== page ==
Sermon – August 28, 2016

Posted on Posted in Sermons

Scripture: Hebrews 13:1-3, 5-8, Luke 14:1,7-14
Title: Table Politics

**Sermons are meant to be heard, so listen along here**

In the next few days and weeks, kids in MN are heading back to school.
I know.
It’s joy and agony at the same time.
(Agony for kids, joy for parents)

A new school year brings with it a combination of fear, excitement, and nervousness to the minds and stomachs of most kids.
The first day of school especially.
If you’re a student, you know this already, but for you adults in the room, take a minute and put yourself back there.
That first day in a new room. Maybe a new school.
There are new people. Not all friends yet.
A new teacher.
New places to sit.
A new locker.
And in study after study, when asked what is the main source of anxiety and fear on that first day of school, the largest percentage of students answer??
Not the new teacher or classroom or locker…but… Lunch.
Where am I going to sit in the lunchroom?

And while it might seem far away in our memory as adults, if we take a moment, we can remember feeling this way too. Maybe we’ve even felt it recently…
I went to a conference a few weeks ago and on my first day there had the same thoughts – will I know anyone?  Who am I going to sit with?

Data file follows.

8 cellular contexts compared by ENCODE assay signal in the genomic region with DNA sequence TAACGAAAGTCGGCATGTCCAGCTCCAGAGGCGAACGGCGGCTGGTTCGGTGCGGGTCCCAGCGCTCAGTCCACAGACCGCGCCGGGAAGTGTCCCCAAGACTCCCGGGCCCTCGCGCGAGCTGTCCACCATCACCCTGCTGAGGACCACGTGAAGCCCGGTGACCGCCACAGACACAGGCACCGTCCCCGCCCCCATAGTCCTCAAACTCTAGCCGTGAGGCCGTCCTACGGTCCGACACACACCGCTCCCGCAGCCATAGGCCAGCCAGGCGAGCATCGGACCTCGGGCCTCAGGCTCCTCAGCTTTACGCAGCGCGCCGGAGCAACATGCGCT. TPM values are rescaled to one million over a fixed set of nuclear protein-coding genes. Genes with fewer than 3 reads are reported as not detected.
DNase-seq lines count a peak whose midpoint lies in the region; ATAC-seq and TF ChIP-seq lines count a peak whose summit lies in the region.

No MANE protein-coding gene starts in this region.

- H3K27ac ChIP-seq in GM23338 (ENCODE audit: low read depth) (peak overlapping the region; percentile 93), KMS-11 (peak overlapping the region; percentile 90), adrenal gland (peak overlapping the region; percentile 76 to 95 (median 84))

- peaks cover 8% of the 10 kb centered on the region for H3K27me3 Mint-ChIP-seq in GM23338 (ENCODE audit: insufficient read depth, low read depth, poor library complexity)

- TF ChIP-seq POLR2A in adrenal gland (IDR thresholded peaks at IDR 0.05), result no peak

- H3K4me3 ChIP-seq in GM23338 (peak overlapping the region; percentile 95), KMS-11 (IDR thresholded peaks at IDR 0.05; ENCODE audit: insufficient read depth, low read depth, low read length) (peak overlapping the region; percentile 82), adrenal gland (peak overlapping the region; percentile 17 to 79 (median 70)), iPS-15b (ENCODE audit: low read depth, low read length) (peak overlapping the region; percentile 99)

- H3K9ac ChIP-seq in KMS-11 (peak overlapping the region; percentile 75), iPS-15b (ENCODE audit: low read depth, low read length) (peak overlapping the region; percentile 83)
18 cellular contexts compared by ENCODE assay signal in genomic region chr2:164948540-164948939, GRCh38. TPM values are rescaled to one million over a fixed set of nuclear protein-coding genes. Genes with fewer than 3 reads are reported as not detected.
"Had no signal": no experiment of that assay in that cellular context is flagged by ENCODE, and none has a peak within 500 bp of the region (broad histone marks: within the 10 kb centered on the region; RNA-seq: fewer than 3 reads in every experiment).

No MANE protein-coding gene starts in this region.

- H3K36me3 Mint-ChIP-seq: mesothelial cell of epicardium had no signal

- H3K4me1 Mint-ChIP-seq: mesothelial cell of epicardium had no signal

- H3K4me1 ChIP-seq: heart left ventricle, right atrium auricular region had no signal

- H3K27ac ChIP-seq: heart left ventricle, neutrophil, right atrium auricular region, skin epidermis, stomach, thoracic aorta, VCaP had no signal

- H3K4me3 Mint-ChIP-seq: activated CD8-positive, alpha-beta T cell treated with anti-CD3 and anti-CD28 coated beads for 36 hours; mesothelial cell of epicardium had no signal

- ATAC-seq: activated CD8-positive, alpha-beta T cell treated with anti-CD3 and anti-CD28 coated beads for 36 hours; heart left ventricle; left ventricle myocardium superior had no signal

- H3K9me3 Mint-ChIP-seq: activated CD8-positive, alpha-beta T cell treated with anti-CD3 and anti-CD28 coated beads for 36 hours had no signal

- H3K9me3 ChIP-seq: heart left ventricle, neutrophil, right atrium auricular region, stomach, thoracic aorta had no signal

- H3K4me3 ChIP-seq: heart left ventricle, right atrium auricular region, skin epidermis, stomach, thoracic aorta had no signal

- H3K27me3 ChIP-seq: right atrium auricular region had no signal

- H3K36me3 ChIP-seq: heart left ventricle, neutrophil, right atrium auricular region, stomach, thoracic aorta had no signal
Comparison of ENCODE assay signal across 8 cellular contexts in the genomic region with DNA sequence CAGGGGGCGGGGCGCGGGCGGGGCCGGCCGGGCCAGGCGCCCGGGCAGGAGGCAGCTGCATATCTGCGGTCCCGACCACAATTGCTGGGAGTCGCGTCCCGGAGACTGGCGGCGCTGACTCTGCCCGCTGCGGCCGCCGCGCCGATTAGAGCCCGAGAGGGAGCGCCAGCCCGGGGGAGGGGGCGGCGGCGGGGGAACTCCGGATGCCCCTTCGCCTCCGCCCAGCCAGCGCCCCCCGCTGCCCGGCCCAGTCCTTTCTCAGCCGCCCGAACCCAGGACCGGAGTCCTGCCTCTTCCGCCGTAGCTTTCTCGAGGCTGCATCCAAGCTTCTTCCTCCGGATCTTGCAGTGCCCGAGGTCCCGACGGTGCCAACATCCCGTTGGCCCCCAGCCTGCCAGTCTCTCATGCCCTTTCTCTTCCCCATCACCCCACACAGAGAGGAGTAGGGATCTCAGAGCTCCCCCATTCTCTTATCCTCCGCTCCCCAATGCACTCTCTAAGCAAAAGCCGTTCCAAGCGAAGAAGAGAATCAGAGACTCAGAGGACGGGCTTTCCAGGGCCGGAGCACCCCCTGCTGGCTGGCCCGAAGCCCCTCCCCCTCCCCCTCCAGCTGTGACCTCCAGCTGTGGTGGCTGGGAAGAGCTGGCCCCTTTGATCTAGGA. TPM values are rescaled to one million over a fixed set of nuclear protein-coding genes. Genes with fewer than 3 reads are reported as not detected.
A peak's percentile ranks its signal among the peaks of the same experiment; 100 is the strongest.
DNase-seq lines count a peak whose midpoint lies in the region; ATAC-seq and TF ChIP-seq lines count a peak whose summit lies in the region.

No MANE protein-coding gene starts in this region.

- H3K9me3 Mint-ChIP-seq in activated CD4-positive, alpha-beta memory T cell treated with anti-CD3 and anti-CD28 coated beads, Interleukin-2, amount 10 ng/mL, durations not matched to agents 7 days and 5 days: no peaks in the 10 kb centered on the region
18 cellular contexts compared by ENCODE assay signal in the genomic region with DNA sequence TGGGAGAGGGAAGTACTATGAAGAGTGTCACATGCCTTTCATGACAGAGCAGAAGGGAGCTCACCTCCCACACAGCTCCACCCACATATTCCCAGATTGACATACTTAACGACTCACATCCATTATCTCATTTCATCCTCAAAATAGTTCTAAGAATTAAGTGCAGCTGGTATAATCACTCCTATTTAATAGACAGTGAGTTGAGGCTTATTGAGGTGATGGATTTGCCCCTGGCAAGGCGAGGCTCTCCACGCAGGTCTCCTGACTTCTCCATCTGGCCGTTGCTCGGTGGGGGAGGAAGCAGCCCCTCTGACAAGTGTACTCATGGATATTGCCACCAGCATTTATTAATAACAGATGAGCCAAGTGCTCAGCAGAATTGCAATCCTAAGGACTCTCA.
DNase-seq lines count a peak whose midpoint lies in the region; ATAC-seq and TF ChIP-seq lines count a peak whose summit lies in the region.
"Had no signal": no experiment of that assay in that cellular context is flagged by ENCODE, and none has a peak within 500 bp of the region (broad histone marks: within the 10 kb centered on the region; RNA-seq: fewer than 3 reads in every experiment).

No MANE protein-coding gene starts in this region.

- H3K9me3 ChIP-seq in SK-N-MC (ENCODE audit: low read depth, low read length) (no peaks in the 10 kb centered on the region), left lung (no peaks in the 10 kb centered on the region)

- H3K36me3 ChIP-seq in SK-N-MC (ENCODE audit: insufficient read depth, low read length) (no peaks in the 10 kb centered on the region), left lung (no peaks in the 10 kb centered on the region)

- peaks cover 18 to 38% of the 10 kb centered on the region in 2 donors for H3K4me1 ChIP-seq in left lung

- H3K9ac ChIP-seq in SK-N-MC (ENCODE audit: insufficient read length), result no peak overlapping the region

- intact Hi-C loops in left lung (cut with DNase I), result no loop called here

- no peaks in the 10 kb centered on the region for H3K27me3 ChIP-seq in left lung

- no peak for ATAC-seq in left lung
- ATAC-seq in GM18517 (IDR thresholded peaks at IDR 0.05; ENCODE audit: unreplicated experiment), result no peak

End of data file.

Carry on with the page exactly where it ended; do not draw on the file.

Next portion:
I was suddenly 13 again.
What’s my place?
Where do I fit?

Meals are important.
Gathering around a table is a significant part of how we build connections with each other.
It doesn’t have to just be our friends at school, but at home, with friends… sharing a meal, gathering around the table is significant.
It’s one of the reasons why we incorporate meals into important days, like holidays and birthdays.  
Eating together does something that can’t happen anywhere else.

So it’s no mistake that so much of Jesus’ ministry happens around tables.
It’s where he does the majority of his teaching.  
Meals in that time were filled with layers of additional meaning.
Usually, if you had a meal that you invited others to be a part of, they were often of the same social class as you.
If you were the host of the party and invited someone of a higher status, and they came, it was a big deal and they were shown a lot of honor (A NT scholar once said that if you wanted people to fawn over you, you would always accept the invitations from people lower than you on the social ladder).
If you invited someone lower than you, it was understood that you would likely be called upon later for a favor of some kind to pay it back.  A quid pro quo of sorts.
In a lot of ways, this system still operates in a lot of arenas today. It’s not completely out of the realm of our understanding.

So Jesus gathers for a meal with some followers and Pharisees.  

And the guests were all asking the same question internally – what’s my place?
They were wondering where they fit in the scheme of this dinner party.
And as they looked around for their place, they all did the same thing – they all chose the highest places.
Jesus takes note of this.
And then tells a parable.
Actually, I’d call it a “parable”
Because Jesus doesn’t really hide what he’s saying in too much metaphor.

He uses the example of a wedding banquet to help explain this other meal.